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Archive for the ‘Cyber, Privacy, & Security’ Category

Sometimes You Really Can See It Coming

Posted on: January 7th, 2021

By: Barry Miller

A woman charged with bilking the Massachusetts Department of Unemployment Assistance (“Department”) of more than $240,000 went to work for the Department in April after getting out of prison—having served her time for identity fraud.

Federal officials had charged the woman and her husband with conspiracy to commit wire fraud against the Department. The couple were scheduled to appear in court December 31.

According to the United States Attorney for the District of Massachusetts, the wife changed claim information for herself and her husband, resulting in payments of more than $240,000. This was two months after she had started working at the Department and “shortly after her release from federal prison following a conviction for aggravated identity theft.”

A Massachusetts television station asked why someone with a history of fraud had been hired and granted access to the Department’s computer system. A spokesperson responded that the Department “continues to cooperate with this investigation and cannot comment until that investigation is complete.” According to a Boston Herald columnist, the woman identified her previous employer as the “FCI (Federal Correction Institution) in Hazelton, WV.”

In related news, the same TV station reported that fraud was “bogging down” the Department, which had found more than 171,000 claims to be fraudulent, and which has already recovered more than $242 million from claims “found to be fraudulent.”

Goodbye 2020.

If you have questions or would like more information, please contact Barry Miller at [email protected].

Hackers, Viruses, and Spies, Oh My: The Race to Deliver the First Covid-19 Vaccine Fuels Cyber Espionage

Posted on: December 16th, 2020

By: Isis Miranda

Cyber spies have targeted pharmaceutical companies and universities working to develop a Covid-19 vaccine in attempts to steal trade secret information. These sophisticated hacking groups have recently added new targets – organizations expected to distribute the vaccines, – prompting CISA (the Cybersecurity & Infrastructure Security Agency) to issue a cyber alert on December 3, 2020.

Cyber espionage, in this case believed to be funded by governments, such as Russia, China, North Korea, and others, in an attempt to gain a competitive edge in the race to be the first country to deliver a vaccine, differs significantly from ransomware attacks. Such attacks are frequently launched by mercenary-minded hackers with little interest in the information they encrypt, aside from the ability to extract a ransom payment in exchange for decryption keys. The presence of ransomware in the victim’s network is unmistakable since affected files are rendered inaccessible. Cyber spies, in contrast, operate in stealth mode, seeking to avoid detection and harvest ever greater amounts of valuable information. For example, the U.S. departments of Treasury, Commerce, and Homeland Security recently detected breaches of their systems, believed to be perpetrated by Russian hackers working for the Kremlin, that may have lasted for months before they were discovered.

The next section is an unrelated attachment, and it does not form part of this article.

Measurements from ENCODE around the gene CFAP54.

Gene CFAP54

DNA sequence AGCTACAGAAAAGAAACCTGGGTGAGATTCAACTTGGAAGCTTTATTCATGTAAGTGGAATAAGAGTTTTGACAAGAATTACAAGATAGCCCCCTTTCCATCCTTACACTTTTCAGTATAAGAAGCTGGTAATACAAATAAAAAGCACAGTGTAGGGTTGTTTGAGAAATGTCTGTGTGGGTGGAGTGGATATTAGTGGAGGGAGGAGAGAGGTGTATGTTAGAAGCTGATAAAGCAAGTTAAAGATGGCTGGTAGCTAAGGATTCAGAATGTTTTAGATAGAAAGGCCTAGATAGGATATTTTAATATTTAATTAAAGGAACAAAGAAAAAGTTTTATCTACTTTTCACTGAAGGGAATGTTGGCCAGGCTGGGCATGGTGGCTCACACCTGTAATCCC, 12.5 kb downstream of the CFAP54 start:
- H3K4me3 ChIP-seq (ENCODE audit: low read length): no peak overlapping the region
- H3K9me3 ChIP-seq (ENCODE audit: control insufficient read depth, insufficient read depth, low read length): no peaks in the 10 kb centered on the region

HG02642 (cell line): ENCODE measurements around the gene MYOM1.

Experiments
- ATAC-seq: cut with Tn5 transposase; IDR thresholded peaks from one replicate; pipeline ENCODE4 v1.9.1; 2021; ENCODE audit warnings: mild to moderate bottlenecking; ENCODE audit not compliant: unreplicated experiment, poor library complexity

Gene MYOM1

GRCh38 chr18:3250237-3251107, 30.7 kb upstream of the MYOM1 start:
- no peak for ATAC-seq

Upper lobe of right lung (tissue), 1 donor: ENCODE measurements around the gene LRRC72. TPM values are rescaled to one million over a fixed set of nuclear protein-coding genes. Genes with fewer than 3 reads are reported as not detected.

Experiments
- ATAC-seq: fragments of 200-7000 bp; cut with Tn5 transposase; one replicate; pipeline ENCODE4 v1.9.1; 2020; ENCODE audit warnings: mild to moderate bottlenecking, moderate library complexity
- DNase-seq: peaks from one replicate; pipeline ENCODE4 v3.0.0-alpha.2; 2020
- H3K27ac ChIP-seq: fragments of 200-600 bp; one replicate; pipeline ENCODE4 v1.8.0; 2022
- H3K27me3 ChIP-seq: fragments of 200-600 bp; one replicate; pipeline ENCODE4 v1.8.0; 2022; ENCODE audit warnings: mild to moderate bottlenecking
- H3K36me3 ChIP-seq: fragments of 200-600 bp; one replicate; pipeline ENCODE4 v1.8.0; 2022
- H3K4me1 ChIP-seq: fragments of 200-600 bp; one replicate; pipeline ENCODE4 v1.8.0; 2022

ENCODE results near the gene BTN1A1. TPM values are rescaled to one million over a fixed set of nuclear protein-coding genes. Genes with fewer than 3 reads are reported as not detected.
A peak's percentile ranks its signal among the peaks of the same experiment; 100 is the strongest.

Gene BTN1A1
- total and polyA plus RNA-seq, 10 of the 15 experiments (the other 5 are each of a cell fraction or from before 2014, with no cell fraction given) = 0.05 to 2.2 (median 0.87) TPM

Silent hacks pose unique threats not only because they may go undetected; the stolen information may be valuable for a wide variety of nefarious purposes. Beyond simply allowing a business to gain an unfair advantage in the marketplace, the secret knowledge could allow bad actors, governments and criminals alike, to more precisely target their perceived enemies and undermine global stability.

The attempts to breach the Covid-19 vaccine cold chain, the network of organizations poised to distribute the vaccines while maintaining subzero temperatures, may be a case in point. Knowing how and where the vaccines are being distributed may be valuable to a government attempting to create its own distribution network, but such information might also be used to disrupt the delivery process.

Preventing and treating viruses – both human and computer – will no doubt continue to be important for the foreseeable future. Given the complexity of developing, manufacturing, and distributing on a massive scale the Covid-19 vaccines, some of which must be stored at negative 94 degrees Fahrenheit, the various shelter-in-place orders may be in effect well into 2021. Fortunately, there’s no place like home.

If you have questions or would like more information, please contact Isis Miranda at [email protected].

Additional Information:

FMG has formed a Coronavirus Task Force to provide up-to-the-minute information, strategic advice, and practical solutions for our clients.  Our group is an interdisciplinary team of attorneys who can address the multitude of legal issues arising out of the coronavirus pandemic, including issues related to Healthcare, Product Liability, Tort Liability, Data Privacy, and Cyber and Local Governments.  For more information about the Task Force, click here.